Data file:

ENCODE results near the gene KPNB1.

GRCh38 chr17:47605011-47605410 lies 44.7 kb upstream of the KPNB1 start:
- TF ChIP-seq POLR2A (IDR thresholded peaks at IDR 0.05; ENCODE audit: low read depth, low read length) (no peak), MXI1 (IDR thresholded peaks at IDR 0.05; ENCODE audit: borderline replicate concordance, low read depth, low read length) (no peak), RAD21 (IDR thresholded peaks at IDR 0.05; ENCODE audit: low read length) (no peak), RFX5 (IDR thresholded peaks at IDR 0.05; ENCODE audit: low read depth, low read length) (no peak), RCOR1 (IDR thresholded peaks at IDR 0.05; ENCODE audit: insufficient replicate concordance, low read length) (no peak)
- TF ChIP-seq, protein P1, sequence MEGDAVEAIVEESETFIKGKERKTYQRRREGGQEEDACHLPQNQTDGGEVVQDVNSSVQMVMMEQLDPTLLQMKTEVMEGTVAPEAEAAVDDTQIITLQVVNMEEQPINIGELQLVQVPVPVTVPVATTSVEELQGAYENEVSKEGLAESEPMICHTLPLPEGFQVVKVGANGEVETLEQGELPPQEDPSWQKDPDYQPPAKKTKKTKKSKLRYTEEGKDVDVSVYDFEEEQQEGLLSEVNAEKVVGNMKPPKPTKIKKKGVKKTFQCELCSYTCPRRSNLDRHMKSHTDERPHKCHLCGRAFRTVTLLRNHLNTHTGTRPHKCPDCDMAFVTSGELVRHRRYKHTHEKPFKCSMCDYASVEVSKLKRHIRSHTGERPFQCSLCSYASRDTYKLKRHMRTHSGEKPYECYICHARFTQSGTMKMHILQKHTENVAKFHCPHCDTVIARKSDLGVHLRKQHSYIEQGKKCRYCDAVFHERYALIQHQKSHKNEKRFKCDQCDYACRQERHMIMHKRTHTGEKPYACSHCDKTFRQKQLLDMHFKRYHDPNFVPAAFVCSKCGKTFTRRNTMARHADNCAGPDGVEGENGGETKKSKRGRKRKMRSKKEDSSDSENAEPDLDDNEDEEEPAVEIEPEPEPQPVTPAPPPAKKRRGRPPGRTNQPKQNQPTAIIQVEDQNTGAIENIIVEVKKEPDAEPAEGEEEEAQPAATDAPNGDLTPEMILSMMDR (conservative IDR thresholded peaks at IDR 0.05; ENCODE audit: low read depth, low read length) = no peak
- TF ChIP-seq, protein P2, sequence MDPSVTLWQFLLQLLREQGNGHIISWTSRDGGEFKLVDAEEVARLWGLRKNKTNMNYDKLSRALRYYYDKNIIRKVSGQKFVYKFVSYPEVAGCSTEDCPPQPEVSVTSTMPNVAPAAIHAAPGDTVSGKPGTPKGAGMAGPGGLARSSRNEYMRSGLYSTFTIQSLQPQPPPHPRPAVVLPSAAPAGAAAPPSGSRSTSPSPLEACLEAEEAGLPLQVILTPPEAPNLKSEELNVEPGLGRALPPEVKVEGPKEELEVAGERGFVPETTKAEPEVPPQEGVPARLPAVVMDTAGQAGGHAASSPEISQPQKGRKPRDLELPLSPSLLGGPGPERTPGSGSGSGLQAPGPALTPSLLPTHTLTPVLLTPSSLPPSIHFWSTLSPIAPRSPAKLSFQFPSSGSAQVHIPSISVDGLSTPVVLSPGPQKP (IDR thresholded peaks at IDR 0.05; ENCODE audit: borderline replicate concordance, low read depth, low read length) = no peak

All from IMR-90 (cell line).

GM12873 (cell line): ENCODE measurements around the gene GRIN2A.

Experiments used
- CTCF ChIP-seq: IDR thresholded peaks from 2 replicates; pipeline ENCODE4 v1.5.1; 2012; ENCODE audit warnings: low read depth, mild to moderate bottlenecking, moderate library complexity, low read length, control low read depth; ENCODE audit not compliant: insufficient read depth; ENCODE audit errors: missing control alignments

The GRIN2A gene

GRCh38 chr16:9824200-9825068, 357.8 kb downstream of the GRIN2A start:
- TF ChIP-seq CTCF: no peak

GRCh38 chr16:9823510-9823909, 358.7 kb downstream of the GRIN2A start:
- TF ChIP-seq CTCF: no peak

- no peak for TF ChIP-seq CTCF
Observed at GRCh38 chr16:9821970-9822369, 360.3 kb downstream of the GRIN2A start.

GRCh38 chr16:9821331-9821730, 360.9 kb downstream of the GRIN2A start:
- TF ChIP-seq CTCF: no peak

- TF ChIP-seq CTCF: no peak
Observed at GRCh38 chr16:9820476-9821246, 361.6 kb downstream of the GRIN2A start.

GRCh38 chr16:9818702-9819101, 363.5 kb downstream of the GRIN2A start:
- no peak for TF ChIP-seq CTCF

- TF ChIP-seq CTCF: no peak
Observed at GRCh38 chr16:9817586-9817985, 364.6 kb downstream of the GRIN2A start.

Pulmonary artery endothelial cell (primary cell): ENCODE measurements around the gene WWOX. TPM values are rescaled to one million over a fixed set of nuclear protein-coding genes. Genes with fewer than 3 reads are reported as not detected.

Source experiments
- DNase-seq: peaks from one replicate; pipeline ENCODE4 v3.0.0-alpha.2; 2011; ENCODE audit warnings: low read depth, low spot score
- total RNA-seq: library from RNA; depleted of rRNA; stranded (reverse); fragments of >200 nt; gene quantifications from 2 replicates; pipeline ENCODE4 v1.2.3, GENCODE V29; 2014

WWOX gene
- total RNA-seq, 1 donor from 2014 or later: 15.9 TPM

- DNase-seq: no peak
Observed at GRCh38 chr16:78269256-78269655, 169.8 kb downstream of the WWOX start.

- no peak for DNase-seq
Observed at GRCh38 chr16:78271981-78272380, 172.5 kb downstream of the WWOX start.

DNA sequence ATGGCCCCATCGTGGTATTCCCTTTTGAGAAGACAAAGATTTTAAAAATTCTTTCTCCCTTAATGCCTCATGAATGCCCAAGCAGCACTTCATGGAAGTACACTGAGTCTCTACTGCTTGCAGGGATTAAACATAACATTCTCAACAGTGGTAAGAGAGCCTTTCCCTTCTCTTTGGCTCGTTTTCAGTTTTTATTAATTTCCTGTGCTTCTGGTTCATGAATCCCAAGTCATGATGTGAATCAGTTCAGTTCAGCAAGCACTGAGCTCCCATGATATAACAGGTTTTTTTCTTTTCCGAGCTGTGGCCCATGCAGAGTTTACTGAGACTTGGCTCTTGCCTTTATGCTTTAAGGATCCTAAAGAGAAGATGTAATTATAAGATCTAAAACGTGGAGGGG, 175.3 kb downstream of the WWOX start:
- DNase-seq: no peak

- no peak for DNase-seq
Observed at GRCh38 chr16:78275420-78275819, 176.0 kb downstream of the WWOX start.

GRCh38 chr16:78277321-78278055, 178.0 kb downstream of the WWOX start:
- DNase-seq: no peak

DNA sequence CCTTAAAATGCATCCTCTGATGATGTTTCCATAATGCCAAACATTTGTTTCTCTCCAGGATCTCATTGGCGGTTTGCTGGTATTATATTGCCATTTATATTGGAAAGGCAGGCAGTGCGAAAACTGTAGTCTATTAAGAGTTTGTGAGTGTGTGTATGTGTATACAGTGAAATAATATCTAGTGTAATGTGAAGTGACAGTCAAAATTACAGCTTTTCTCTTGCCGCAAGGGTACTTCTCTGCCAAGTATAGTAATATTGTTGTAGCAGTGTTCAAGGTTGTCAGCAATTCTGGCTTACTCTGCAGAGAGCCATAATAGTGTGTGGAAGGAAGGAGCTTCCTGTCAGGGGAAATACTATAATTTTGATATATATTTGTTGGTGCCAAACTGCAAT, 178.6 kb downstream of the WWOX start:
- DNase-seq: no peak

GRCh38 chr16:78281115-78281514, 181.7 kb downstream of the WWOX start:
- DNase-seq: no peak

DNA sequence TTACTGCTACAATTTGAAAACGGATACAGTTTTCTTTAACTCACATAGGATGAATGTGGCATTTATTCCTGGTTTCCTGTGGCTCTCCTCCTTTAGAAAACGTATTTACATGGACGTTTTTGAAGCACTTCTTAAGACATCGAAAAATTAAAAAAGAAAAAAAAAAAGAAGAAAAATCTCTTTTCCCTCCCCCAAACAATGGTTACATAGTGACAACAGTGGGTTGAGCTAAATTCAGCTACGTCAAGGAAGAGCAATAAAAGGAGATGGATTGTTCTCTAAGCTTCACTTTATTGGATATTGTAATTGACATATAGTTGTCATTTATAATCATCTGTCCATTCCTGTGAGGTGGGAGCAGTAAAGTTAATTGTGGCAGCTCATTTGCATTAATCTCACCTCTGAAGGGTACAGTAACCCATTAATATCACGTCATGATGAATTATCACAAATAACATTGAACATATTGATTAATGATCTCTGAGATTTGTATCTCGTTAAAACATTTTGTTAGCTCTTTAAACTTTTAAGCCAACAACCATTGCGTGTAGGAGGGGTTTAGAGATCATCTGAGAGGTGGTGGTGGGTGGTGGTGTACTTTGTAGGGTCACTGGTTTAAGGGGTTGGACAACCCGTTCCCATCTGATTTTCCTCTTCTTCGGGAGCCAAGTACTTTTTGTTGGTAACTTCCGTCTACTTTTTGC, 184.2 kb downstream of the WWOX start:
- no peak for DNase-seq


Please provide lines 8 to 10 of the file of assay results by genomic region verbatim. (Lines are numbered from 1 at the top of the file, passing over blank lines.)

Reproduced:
Experiments used
- CTCF ChIP-seq: IDR thresholded peaks from 2 replicates; pipeline ENCODE4 v1.5.1; 2012; ENCODE audit warnings: low read depth, mild to moderate bottlenecking, moderate library complexity, low read length, control low read depth; ENCODE audit not compliant: insufficient read depth; ENCODE audit errors: missing control alignments

The GRIN2A gene